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Church and civil society need collaboration to end gender-based violence

August is Women’s Month in South Africa. Mahadi Buthelezi says that it is impossible to speak about freedom for women without first eradicating the scourge of gender-based violence and femicide (GBVF). She speaks with Phumla Dladla who shares her story of abuse by her husband to gain an inside perspective into the effects of violence against women.

August is supposed to celebrate women. But do we really have anything to celebrate amid the scourge of gender-based violence and femicide, which is on the increase and seems to have spun out of control? GBVF is, more often than not, committed by an intimate partner who is loved and should be trusted. It is also a very difficult topic to speak about because of the intimate nature of the crime and relationship between the parties involved. It is often kept secret in the hope that it will eventually end or the perpetrator will stop what he is doing.

It is difficult to imagine what it feels like to be abused by the person who is supposed to be the love your life and the father of your children. A man who is supposed to protect his family becomes the one who brings fear and abuse into the home. It is hurtful and embarrassing to admit that one is a victim of GBV. Furthermore, we live in a society in which the victim is often blamed, and the perpetrators do not receive the punishment they deserve.

Phumla’s story

I spoke to Phumla Dladla who courageously shared her story. It sheds light on the many injustices she experienced beyond the GBV to which she was subjected. Her story hurts me deeply because I know her well and she is like a family member to me. But it should touch all of us because her story is not unique, and it highlights many of South Africa’s failures to deal with and overcome GBVF.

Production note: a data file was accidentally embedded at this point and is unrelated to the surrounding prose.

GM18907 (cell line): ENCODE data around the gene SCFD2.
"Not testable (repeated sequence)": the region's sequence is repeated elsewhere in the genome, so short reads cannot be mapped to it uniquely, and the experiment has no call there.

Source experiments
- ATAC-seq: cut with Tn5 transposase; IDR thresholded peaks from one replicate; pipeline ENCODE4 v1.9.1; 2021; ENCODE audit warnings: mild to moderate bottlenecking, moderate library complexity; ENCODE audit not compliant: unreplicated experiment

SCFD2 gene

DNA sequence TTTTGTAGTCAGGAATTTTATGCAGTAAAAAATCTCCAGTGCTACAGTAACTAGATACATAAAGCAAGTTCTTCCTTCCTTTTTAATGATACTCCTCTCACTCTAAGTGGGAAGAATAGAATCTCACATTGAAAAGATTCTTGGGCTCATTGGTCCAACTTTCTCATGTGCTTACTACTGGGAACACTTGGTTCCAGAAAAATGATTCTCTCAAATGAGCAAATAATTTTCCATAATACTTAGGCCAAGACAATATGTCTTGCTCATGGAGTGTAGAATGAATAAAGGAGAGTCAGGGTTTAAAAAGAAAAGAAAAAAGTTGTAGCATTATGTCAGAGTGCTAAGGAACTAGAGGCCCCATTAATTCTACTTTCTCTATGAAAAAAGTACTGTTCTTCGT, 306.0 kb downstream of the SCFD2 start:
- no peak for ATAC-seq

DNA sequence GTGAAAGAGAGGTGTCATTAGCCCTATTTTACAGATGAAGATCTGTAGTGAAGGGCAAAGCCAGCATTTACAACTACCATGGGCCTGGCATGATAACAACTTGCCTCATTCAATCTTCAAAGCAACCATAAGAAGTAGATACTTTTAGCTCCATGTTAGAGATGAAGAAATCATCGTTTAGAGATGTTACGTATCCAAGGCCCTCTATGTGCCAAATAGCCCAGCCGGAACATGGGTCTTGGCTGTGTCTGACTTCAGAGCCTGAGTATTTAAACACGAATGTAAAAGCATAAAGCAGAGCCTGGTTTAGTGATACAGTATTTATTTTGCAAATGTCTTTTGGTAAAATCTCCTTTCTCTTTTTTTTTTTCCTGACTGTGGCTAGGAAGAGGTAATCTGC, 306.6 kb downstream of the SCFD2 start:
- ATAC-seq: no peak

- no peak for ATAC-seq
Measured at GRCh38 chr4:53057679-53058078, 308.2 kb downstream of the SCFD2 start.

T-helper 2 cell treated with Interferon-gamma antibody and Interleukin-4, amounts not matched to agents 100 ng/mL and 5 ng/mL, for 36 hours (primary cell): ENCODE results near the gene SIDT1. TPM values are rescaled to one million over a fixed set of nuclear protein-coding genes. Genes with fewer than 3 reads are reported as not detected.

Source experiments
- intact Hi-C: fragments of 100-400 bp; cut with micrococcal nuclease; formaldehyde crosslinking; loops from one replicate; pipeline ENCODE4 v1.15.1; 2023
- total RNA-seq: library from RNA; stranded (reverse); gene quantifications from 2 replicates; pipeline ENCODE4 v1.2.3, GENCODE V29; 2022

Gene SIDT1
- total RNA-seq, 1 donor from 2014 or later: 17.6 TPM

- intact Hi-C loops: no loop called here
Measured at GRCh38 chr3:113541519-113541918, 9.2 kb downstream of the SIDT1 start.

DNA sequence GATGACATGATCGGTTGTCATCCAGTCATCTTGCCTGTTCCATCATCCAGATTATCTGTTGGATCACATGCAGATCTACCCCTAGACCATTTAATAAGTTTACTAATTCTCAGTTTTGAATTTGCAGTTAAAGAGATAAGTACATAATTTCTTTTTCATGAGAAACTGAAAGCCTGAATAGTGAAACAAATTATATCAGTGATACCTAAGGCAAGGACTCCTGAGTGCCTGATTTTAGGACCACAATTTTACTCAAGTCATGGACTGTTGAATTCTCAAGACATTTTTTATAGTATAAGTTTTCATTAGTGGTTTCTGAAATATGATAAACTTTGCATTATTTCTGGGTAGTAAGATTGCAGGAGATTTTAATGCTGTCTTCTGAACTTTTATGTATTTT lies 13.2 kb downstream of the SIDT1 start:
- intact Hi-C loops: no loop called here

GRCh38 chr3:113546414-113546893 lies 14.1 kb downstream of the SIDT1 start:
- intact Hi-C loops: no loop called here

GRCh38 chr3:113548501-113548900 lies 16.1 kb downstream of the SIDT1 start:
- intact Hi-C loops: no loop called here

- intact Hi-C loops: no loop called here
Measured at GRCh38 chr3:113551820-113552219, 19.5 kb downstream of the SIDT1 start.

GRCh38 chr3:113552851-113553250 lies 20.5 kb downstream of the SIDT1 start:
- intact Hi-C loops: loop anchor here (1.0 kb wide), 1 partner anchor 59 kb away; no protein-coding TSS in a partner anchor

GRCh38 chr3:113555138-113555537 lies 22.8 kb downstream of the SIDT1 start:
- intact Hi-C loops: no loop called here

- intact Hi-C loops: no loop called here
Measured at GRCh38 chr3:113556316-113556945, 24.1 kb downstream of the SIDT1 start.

Phumla explains that “at first, as a victim you believe that it’s ok to be abused, or that abuse is a form of love. I have been a victim for the past 8 years. The abuse was physical and emotional.”

Now I understand why victims don’t report these cases.”

Her suffering did not end there. When she approached the authorities, the police refused to arrest the perpetrator. Phumla finally managed to get her case to court, but experienced further frustration. She explained:

“I don’t even want to mention the torture you go through when you go to court to report the matter, where there is no privacy. What really broke my heart was when I was in tears and the court clerks made fun of me. Now I understand why victims don’t report these cases.”

Phumla lost her case, which incidentally was presided over by a female judge and she was very disappointed.

South Africa’s GBV statistics

South Africa is one of the most violent places in the world, ranked 123 out of 163, according to the Global Peace Index for 2020. Femicide in SA is 5 times higher than the global average. In South Africa, one woman is killed every three hours. A 2018 report noted that about 360 women are sexually or physically abused daily in South Africa.